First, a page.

Slavery has existed in various forms as a social institution since Ancient Greece. Then, as with later examples, slaves were usually taken from the unprotected peripheries of society. Criminals and socially excluded people were forced into slavery. Prisoners of war were commonly taken as slaves and indeed wars were often motivated by the quest for slaves. There have been many different forms of slavery involving varying degrees of ownership and some slaves were more properly described as pawns. Slaves have not always had their social mobility severely restricted and were sometimes able to rise to high office as in the Roman and Ottoman empires. The trans-Atlantic trade in slaves transformed the perceptions and the practices of slavery and turned it into a more brutal and less flexible institution which illegally persists in some parts of the world in the present day (Bales, 2005). This paper discusses in support of humanitarianism activities in ending slave trade, as compared to the traditional view of the economists on profit margins.
Slaves played an important role in the abolition of the institution, as well. Of course, it was the Civil War that brought slavery's end, and most know of the economic differences, the rising sectionalism, and the debate over slavery's expansion that were key factors in the coming of that struggle. But fewer are aware that slaves, largely in their quest for personal liberty, forced the question about freedom for all. On the one hand, individuals who had been slaves and had achieved their freedom over the course of the country's early history were major participants in the abolition movement. Many free slaves refused to go back to Africa. Thus, through the 1830s, 1840s, and 1850s, free blacks spoke, petitioned, wrote pamphlets, published newspapers, formed organizations, participated politically, fought in Kansas, and died in John Brown's raid on Harper's Ferry—all for the cause of ending slavery. On the other hand, once the Civil War began and Union armies marched anywhere near enslaved men, women, and children, the slaves ran for Union lines. By doing so, they forced the hand of President Lincoln to make the abolition of slavery one of the goals of the war. (Klingberg, 1968)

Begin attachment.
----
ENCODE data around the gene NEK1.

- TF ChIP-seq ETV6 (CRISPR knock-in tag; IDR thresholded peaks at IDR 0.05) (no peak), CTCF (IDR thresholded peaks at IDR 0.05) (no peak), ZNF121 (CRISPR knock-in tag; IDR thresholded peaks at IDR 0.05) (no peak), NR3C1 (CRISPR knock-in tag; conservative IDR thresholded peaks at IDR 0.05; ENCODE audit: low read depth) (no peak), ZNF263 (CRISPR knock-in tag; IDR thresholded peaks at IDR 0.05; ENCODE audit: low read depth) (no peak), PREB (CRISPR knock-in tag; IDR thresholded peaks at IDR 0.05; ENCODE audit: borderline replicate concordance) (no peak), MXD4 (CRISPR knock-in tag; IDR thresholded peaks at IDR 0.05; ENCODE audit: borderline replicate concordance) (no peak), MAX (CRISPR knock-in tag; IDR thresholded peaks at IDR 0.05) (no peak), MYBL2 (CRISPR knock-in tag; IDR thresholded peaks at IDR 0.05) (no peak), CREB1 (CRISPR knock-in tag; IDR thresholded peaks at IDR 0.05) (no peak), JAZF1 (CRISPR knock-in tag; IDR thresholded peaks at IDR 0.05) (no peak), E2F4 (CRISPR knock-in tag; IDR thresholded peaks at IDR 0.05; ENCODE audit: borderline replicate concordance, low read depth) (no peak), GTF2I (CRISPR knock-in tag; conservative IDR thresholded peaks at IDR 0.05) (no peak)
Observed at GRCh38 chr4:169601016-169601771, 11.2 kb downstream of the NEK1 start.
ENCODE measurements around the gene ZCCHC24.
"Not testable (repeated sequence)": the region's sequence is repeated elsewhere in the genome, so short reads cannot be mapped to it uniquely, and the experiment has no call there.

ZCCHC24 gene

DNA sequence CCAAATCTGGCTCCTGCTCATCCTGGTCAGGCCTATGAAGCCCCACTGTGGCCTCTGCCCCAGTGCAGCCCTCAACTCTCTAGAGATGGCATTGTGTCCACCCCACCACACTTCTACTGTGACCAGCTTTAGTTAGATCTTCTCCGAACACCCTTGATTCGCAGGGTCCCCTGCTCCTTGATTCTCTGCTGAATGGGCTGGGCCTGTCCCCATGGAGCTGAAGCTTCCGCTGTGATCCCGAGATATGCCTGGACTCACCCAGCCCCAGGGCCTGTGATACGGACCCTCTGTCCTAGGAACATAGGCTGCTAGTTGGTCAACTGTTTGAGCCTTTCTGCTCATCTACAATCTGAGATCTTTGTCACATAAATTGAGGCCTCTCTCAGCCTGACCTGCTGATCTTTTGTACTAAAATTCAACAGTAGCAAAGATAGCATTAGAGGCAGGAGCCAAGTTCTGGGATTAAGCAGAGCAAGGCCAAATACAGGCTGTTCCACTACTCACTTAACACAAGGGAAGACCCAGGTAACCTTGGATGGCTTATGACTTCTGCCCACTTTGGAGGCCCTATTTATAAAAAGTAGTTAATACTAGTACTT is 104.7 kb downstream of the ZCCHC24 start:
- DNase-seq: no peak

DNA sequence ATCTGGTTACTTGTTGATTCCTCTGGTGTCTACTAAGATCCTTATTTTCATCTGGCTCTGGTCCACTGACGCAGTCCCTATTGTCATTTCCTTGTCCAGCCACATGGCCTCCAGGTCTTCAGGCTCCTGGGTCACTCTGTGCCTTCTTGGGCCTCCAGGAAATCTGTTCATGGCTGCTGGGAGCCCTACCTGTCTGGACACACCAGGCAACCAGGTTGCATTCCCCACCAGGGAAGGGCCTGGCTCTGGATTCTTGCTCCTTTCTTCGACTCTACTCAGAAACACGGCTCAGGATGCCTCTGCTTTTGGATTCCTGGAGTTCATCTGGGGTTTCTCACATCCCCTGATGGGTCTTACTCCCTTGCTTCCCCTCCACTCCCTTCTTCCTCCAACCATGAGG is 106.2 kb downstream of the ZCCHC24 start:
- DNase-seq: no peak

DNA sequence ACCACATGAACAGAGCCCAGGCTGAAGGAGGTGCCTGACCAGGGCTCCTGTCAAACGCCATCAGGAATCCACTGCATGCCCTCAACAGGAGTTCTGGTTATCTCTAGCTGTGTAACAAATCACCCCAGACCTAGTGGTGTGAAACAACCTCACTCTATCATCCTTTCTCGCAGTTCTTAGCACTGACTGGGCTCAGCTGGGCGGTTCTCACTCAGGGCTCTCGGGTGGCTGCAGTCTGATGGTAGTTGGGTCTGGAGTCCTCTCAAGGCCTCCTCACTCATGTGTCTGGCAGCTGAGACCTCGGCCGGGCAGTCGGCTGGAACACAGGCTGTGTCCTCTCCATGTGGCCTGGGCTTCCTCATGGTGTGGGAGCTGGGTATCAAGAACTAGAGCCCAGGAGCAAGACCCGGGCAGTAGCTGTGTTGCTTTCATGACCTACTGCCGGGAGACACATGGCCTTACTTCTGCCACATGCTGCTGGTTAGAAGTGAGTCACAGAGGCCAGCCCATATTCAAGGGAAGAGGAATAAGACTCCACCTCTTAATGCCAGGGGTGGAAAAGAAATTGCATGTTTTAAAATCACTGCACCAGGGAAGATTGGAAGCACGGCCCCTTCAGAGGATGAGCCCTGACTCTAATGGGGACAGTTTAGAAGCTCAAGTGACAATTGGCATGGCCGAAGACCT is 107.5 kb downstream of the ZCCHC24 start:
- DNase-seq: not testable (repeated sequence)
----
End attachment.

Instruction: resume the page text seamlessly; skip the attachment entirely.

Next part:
The 18th century formed the watershed in the system of American slavery. Although individuals, and even groups such as the Quakers, had always opposed slave trade and the slavery, common condemnation to the system gained strength during the later eighteenth century, primarily due to the growth of the Enlightenment, with its emphasis on rationality, and British Evangelical Protestantism. Opposition to slavery became increasingly more coordinated in England, and it eventually had a profound impact, with the abolition of the English slave trade in 1807. Before that, prodded by Granville Sharp and other abolitionists, Lord Chief Justice Mansfield declared slavery illegal in Great Britain in 1772, giving enormous impetus to the British antislavery movement.
At the same time that European governments contemplated administrative measures against slavery and the slave trade, the implacable opposition of ...